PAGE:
Jake Yearwood Presents FLASHBACK FRIDAYS. This Week: WHIPLASH
Welcome to hopefully the first of many Flashback Fridays by me, Jake Yearwood. I aim to go back and look at some of the films that haven’t been reviewed by Popcornography, first of which is Whiplash a film that came out in 2014 and was directed by Damien Chazelle.
Whiplash is a story which follows young Andrew Neiman played by Miles Teller on his quest to become one of the greatest Jazz players in the world. On his journey he is soon recruited into a class by Jazz instructor Terrence Flectcher who is played by J.K Simmons.
The two leads both give exceptional performances, starting with Miles Teller, who disappears into the role of aspiring Jazz player, he is asked to illustrate a range of emotion from joy to despair and he does so eloquently. A lot of his feelings are conveyed through facial expressions and body language, more importantly you understand his reasons for wanting to be the best and relate to him indefinitely. More over the presentation given by Simmons is equally electric, he is over the top, in a positive way, electric and terrifying. In every scene you are apprehensive about when not if he is going to outburst into a volcano of destruction. Continuously scrutinising Neiman and their relationship is ultimately what drives the movie. The scenes in which they are rehearsing in preparation for competitions are the most fascinating as they are directed exceptionally, the scenes cut to the beat of the song and leave you not wanting to look away for a moment.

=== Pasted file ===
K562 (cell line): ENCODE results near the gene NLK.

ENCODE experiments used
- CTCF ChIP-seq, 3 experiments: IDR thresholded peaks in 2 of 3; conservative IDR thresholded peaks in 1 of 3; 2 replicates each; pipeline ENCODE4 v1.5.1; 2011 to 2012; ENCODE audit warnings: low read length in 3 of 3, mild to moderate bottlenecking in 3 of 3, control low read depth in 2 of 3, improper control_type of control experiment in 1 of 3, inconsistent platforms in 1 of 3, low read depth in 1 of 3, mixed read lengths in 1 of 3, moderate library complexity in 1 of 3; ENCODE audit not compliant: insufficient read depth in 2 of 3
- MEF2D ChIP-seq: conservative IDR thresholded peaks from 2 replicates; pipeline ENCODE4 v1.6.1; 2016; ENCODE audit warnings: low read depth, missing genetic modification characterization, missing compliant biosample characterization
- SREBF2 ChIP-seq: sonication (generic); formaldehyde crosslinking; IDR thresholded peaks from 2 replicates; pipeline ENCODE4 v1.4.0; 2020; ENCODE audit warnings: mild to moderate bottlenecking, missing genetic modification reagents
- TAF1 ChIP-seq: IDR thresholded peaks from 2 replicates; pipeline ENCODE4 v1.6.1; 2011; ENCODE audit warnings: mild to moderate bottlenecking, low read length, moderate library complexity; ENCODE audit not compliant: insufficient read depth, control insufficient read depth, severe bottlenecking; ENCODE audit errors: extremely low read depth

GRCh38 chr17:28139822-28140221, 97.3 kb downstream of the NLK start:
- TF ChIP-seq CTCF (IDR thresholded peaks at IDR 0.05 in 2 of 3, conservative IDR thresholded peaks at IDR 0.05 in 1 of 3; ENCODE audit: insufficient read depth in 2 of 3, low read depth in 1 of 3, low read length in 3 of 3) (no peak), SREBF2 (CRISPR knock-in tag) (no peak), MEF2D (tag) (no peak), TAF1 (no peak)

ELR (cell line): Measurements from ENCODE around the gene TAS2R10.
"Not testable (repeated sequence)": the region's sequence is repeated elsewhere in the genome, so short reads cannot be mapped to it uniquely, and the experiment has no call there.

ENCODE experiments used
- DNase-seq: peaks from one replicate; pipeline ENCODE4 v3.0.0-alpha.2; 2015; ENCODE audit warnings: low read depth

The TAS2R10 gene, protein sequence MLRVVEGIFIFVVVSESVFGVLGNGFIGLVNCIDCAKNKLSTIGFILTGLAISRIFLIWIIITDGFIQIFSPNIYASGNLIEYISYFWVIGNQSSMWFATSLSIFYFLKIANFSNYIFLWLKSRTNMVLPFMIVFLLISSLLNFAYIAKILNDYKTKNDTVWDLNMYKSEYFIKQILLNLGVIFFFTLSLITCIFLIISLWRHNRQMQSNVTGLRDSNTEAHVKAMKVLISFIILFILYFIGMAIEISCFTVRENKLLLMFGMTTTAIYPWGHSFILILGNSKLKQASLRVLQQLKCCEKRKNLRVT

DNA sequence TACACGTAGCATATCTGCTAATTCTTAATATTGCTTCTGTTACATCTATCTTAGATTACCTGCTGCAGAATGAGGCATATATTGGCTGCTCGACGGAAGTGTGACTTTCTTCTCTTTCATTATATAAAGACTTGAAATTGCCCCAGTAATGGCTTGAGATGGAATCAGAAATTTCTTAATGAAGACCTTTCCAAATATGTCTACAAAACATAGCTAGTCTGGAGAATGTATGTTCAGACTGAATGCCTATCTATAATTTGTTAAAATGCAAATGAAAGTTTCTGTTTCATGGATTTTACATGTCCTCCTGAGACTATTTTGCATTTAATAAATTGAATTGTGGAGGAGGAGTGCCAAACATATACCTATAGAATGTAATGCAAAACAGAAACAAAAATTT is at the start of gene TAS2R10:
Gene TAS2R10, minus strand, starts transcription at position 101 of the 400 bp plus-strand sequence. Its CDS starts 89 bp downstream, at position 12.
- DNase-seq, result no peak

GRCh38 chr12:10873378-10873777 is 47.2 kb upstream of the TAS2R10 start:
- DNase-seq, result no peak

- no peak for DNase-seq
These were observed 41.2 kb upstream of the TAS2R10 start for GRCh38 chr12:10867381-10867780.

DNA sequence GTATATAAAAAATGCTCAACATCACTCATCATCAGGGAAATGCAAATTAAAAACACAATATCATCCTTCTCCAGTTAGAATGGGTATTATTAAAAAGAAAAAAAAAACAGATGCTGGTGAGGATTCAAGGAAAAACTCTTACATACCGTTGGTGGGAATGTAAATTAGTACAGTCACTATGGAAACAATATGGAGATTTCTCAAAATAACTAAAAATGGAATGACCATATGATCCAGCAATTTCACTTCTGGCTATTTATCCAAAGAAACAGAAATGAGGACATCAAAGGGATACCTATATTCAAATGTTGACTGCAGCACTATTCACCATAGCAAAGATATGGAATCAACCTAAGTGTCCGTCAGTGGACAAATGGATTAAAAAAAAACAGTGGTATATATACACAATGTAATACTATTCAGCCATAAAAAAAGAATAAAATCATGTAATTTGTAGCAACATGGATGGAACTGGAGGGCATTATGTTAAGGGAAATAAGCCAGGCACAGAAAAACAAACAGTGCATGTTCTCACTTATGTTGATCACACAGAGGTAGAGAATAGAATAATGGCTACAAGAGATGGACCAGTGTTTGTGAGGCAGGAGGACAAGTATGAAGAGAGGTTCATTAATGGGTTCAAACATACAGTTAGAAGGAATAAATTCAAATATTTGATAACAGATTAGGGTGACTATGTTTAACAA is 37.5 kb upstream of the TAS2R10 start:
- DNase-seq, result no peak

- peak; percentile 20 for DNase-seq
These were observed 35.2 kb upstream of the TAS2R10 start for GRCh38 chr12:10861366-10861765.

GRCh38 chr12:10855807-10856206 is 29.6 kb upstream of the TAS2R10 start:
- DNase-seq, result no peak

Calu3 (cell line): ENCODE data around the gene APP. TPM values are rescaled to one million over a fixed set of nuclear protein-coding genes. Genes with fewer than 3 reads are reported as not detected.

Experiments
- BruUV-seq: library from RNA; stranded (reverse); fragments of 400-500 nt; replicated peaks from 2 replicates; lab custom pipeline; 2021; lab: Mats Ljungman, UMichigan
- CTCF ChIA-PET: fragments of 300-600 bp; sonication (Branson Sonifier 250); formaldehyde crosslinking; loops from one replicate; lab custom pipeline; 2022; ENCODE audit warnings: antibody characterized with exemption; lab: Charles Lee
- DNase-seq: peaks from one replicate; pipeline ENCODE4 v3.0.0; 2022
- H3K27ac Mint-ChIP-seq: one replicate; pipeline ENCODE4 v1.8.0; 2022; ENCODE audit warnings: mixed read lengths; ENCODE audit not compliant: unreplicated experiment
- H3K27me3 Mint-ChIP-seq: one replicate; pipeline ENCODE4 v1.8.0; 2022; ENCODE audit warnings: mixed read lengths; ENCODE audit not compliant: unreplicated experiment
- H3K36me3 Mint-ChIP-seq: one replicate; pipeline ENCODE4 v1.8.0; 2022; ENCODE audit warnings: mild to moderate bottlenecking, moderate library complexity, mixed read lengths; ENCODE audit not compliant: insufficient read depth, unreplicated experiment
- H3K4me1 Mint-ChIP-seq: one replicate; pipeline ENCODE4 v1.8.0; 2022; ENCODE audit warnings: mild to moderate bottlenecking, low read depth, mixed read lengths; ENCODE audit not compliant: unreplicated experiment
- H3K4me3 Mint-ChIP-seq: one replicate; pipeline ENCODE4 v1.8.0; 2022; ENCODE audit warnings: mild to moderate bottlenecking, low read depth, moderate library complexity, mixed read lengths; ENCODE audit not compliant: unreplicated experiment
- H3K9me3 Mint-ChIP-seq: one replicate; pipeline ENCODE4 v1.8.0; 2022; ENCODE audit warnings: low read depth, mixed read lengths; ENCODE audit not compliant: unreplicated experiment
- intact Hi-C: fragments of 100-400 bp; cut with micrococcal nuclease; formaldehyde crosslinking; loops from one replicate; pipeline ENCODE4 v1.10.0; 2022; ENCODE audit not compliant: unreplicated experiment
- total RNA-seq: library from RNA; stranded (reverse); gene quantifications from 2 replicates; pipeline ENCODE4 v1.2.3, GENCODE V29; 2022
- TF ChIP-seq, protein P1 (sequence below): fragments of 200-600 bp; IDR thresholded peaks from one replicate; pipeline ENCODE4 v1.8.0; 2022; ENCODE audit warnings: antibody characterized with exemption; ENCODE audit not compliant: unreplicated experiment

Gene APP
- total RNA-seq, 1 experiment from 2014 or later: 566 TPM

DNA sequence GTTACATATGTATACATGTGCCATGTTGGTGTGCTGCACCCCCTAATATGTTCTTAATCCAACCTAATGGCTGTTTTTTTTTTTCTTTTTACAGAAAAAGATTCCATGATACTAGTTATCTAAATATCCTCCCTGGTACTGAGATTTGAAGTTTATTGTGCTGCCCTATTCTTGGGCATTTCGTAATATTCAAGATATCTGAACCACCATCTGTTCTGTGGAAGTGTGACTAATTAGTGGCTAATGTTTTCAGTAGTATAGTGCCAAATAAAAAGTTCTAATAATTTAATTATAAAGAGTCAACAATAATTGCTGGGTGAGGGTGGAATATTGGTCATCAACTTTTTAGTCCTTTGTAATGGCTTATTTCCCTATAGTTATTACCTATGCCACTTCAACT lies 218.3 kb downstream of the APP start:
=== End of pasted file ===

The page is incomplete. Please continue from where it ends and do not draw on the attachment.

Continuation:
There are a multitude of scenes where Fletcher berates Neiman to be on his tempo, many of his actions are on the verge of assault for example he repeatedly slaps Neiman in front of classmates in order to make a point. He is a hyper realistic version of a teacher/coach that we have all had in real life but as the narrative progresses the character development changes our perspective of him. We understand why he is the way he is and sets up a point of view which is remarkably acceptable despite the actions he undertakes in order to achieve his goals. In contrast you have Neimans viewpoint on how to become the best, they both want the same thing but the way they set out to undertake it differs remarkably.
That’s another key element of the film, the process of telling the story is handled in such a majestic way, the narrative is performed in a show don’t tell manner, the scenery is used to supplement background information surrounding characters and there are scenes which have virtually no dialogue yet you know exactly what is going on. The story constantly builds at a steady pace and culminates in a magnificent ending that I won’t spoil but it definitely has a significant pay off.
If I were to criticise the film slightly the only negative in my opinion is a character choice made about two thirds of the way into the movie, I do believe what happens is plausible but I myself would hesitate if I were in that position, a minor gripe which is more than made up for by the films spectacular ending. I’m not the biggest music fan but it left me with the hairs standing up on the back of my neck, and absolute tribute to filmmaking and one I urge you to go out and see, it’s so relatable on many levels and it is also thought provoking. If nothing else, you’ll come away humming the songs. Thank you for taking the time to read my first review, I hope you enjoyed it.